Lately I've been swatting at several flies, hoping to see them die but its a bit harder to swat away these issues. Each day I find new stories of public support for the most ridiculous things: outrage against a project to build a Muslim community center in New York, the canceling of a school prom because a girl wanted to bring her girlfriend, Dr.Laura, Rush Limbaugh and The Tea Party Patriots ever growing popularity, and the police state in Arizona meant to scare
Putting the imagery of flies aside there is a current of stupidity that is spewing through American politics right now. We have an America where our president is perceived by 1 in 5 Americans as a Muslim and only 3 in 10 can correctly identify him as a Christian.The problematic part of all this is that these are poll numbers that are declining, meaning that Americans at one point knew the president was a Christian but the power of truthiness revision has increased these myths to accepted truth. There comes a point where truth is not about facts but rather what is perceived to be true. Right now a group of politicians are playing up white paranoia via the Southern Strategy, and an anti-Muslim phenomena known as Islamophobia is taking hold of nearly some 70% of Americans.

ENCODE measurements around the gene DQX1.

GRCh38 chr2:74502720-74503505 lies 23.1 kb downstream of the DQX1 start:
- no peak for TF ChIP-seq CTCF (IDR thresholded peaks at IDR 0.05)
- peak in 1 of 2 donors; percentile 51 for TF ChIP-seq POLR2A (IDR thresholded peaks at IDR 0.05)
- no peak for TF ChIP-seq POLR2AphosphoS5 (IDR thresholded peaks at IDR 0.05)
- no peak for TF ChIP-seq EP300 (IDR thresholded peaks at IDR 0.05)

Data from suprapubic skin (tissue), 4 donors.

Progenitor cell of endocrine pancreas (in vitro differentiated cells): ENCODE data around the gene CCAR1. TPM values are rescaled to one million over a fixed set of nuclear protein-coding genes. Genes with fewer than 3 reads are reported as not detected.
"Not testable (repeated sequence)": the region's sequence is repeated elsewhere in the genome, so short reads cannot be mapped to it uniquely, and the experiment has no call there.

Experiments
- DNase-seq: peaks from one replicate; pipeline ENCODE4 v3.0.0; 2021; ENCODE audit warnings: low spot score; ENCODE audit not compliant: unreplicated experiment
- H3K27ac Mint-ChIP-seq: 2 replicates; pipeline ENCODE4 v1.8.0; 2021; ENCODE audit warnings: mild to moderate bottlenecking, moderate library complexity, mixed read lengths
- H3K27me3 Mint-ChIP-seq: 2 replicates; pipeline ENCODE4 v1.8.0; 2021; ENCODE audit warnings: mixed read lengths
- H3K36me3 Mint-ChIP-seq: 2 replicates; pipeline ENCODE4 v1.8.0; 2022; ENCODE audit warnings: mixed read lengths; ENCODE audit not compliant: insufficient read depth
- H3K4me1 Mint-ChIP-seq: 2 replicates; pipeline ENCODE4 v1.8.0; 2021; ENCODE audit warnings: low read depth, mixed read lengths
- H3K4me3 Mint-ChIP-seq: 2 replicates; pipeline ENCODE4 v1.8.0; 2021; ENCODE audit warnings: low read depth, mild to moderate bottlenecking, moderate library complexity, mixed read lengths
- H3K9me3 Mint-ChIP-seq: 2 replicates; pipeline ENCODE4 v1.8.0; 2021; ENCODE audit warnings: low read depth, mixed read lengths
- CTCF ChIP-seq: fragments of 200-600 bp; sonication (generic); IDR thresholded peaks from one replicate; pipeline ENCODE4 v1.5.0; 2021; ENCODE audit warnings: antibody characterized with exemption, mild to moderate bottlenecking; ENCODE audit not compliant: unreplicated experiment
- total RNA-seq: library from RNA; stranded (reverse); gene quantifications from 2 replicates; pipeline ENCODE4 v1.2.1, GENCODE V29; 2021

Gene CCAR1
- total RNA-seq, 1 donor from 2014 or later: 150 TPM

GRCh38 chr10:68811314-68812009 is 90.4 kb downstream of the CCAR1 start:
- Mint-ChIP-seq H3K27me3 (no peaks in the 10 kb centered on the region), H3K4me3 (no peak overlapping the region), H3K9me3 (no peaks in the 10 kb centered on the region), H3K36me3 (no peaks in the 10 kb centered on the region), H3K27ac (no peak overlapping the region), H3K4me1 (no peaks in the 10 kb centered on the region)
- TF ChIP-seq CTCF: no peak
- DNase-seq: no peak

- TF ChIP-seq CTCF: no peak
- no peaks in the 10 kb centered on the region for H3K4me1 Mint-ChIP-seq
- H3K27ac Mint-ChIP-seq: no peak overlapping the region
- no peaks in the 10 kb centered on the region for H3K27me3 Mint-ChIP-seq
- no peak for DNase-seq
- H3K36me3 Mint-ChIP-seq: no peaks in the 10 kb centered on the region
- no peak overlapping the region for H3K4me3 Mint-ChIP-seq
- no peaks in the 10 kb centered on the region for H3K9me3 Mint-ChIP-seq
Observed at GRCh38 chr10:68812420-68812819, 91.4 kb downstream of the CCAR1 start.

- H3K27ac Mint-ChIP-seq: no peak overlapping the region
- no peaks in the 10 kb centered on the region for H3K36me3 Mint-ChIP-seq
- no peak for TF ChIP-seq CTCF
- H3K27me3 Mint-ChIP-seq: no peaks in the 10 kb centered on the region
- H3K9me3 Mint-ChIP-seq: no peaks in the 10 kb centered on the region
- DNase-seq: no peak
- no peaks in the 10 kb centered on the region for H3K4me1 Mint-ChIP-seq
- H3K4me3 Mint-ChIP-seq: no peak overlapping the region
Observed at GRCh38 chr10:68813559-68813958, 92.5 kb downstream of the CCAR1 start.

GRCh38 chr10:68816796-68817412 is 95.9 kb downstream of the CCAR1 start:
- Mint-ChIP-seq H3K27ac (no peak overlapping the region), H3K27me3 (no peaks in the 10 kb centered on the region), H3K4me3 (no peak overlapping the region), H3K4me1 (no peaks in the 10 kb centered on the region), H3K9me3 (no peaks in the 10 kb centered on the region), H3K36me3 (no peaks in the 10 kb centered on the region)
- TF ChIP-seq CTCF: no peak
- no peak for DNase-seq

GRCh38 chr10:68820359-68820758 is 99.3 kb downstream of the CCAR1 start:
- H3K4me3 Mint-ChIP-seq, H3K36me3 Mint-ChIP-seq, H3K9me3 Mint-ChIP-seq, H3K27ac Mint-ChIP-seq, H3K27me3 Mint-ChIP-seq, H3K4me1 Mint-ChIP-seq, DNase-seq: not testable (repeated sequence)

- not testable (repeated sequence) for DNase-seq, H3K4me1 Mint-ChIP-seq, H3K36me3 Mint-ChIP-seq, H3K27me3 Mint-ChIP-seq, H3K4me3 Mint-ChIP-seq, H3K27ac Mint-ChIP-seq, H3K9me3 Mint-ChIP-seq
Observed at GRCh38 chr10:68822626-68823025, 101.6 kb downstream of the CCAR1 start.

In times such as these I feel it is necessary for a collective response of peoples dedicated to social justice. We must engage with the mainstream middle-class to hold honest discussions about these issues and work on building of common ground through community projects to end the powerful indifference that this otherness paranoia has been stirring up.This engagement by the middle-class will then demand the change of the powerful elite in our society and the governing represenatives as they realize they must adhere to the will of the people to remain in power. Personally, I've found the best way to check my own biases is to constantly engage in inter-faith and inter-cultural dialogue. I take those experiences with me into my home, church, work, and school. When we spend time really getting to know people we start breaking down subconscious barriers that have seperated us and the experiences we share have a powerful ability to change the way we think when we hear messages lumping groups of people based on their race, nationality, religion or sexual orientation. It is my hope that through open dialogue, common effort, and collective struggle we can create the desire for a change so strong that it demands a political climate that cares about social justice issues.